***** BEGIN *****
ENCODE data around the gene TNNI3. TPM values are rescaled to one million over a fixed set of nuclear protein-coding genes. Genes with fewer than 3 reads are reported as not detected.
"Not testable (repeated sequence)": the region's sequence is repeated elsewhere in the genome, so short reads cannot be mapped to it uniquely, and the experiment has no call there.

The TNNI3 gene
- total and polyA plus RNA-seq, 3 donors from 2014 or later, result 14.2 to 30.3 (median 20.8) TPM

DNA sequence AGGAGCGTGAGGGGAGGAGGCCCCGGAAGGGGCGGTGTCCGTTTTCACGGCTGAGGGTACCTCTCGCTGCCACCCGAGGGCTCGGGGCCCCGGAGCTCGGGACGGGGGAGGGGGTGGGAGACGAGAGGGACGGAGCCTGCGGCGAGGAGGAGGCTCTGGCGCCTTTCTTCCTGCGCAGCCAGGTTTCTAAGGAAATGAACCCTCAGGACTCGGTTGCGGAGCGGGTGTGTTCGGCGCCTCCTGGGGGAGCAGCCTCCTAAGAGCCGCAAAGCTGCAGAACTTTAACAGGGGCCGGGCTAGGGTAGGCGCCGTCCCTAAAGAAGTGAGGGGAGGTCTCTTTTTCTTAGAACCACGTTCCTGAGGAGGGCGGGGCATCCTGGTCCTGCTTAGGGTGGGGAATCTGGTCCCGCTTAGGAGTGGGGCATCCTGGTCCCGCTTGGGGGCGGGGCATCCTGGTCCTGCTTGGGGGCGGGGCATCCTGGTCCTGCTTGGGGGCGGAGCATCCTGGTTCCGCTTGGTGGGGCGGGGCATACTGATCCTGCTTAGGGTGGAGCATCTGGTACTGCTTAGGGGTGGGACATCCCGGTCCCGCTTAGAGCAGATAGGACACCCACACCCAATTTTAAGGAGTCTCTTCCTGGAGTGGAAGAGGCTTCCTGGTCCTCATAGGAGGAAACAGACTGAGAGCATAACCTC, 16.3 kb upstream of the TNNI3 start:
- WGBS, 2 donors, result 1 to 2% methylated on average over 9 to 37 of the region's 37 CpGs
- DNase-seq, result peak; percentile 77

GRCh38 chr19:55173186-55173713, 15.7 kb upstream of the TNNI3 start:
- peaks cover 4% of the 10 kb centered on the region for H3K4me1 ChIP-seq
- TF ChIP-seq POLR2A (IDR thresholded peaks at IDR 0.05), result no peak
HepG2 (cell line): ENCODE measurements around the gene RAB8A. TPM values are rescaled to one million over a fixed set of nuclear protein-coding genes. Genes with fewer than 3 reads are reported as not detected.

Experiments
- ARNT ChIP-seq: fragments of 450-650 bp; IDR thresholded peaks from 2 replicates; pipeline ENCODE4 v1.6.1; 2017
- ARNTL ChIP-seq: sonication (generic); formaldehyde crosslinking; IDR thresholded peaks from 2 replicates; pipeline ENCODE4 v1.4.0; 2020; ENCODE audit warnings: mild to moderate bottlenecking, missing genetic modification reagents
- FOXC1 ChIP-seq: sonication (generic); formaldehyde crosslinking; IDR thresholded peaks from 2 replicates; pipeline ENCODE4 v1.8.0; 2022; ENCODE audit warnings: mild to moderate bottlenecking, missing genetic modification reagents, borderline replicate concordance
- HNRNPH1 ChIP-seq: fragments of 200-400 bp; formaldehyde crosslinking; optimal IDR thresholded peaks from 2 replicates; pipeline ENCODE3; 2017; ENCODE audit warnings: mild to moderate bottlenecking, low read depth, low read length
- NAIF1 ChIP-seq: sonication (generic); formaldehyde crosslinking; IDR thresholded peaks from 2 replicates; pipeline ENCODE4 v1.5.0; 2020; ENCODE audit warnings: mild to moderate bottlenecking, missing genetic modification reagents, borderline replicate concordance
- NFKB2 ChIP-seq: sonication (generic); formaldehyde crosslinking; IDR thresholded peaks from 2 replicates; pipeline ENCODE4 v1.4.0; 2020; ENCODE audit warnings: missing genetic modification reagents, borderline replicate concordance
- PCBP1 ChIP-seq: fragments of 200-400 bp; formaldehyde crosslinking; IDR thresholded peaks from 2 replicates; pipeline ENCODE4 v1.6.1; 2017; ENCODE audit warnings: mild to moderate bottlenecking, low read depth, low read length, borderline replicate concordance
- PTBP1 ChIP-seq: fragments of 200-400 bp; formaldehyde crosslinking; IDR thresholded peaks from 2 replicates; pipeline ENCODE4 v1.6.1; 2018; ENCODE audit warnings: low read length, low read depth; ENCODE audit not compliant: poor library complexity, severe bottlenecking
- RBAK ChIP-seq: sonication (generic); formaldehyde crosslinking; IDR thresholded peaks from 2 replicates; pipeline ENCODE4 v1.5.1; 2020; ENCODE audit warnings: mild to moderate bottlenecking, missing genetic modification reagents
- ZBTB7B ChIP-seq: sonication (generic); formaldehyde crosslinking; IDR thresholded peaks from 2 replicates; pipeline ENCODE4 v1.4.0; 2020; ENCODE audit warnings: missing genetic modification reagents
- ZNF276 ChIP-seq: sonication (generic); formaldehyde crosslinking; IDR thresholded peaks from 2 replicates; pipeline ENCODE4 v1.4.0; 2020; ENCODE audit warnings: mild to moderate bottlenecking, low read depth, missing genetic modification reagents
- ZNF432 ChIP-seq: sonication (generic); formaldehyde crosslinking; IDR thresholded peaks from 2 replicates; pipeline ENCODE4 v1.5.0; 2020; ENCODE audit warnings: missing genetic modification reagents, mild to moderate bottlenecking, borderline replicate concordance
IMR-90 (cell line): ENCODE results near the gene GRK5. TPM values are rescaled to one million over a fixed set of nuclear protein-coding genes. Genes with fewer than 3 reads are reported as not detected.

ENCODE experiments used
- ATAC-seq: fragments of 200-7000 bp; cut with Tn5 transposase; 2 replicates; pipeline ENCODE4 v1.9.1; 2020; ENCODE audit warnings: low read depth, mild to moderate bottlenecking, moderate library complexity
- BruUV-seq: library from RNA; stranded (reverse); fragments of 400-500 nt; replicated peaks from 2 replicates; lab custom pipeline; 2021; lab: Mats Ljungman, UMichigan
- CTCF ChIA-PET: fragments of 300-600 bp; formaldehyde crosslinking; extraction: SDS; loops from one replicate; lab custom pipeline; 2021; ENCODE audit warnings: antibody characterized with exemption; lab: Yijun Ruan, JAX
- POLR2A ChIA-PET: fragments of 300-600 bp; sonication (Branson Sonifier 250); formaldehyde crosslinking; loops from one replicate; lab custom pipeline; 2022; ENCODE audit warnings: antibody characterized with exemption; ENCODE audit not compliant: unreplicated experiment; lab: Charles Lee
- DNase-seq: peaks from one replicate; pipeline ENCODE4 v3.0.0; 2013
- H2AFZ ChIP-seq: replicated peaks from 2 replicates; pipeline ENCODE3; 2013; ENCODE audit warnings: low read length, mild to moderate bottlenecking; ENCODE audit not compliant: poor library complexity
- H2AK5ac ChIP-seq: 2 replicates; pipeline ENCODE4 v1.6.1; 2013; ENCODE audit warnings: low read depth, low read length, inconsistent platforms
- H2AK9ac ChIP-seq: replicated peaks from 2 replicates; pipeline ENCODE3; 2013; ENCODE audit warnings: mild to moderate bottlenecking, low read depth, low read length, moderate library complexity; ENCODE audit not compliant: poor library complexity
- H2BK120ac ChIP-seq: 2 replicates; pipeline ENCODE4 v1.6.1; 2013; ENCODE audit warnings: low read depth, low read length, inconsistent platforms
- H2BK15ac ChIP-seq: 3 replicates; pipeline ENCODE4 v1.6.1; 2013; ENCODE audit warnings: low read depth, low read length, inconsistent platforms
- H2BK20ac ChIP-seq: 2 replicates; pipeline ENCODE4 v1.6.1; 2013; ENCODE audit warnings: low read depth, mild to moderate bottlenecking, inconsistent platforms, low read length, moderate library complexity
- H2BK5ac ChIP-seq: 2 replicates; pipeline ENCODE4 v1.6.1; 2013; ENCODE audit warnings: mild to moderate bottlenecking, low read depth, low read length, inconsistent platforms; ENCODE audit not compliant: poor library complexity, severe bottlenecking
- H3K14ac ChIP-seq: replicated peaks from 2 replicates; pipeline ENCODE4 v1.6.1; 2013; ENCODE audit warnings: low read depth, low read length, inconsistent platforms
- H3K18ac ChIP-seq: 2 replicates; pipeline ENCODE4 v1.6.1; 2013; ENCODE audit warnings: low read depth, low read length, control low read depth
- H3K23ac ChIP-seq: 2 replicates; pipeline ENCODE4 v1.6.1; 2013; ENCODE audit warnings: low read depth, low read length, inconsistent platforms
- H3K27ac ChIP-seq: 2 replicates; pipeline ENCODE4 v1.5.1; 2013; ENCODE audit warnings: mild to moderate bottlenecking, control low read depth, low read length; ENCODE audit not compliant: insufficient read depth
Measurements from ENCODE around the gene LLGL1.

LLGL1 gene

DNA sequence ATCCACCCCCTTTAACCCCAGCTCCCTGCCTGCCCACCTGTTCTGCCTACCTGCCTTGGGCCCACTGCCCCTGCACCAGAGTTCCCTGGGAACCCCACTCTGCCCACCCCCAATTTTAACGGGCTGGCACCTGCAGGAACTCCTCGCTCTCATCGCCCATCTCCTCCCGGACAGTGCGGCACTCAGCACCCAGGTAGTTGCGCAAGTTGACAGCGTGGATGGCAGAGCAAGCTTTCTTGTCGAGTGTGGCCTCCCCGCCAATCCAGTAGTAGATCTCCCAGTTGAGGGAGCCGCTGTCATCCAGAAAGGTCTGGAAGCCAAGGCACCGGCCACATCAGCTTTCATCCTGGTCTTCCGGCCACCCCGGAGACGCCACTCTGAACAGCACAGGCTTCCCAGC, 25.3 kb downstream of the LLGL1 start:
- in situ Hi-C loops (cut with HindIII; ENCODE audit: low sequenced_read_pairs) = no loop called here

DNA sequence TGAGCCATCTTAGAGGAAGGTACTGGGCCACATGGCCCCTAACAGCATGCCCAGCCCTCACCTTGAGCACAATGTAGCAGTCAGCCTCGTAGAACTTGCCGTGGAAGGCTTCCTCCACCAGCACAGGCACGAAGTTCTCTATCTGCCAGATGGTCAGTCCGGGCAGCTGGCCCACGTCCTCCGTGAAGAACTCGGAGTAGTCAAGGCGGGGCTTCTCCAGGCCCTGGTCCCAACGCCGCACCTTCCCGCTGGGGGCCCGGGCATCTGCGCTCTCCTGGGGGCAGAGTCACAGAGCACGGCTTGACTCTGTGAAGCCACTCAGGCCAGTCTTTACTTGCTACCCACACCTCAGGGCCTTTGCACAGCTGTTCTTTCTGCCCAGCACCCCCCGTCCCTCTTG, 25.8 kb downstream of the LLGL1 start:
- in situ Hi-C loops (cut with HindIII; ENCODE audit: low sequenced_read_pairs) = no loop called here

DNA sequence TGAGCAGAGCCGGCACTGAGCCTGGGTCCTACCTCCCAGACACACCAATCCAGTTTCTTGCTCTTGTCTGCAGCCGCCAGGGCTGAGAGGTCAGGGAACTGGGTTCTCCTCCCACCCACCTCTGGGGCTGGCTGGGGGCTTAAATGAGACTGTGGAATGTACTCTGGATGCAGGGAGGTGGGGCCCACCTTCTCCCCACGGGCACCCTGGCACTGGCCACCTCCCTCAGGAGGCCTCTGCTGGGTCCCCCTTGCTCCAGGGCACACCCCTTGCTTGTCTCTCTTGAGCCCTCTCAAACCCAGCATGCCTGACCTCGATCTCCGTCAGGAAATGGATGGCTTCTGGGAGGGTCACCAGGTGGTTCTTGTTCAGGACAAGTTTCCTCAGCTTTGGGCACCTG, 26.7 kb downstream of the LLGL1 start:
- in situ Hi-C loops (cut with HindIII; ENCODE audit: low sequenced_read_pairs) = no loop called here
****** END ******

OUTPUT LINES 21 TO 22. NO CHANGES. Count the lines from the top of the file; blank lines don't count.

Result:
- RBAK ChIP-seq: sonication (generic); formaldehyde crosslinking; IDR thresholded peaks from 2 replicates; pipeline ENCODE4 v1.5.1; 2020; ENCODE audit warnings: mild to moderate bottlenecking, missing genetic modification reagents
- ZBTB7B ChIP-seq: sonication (generic); formaldehyde crosslinking; IDR thresholded peaks from 2 replicates; pipeline ENCODE4 v1.4.0; 2020; ENCODE audit warnings: missing genetic modification reagents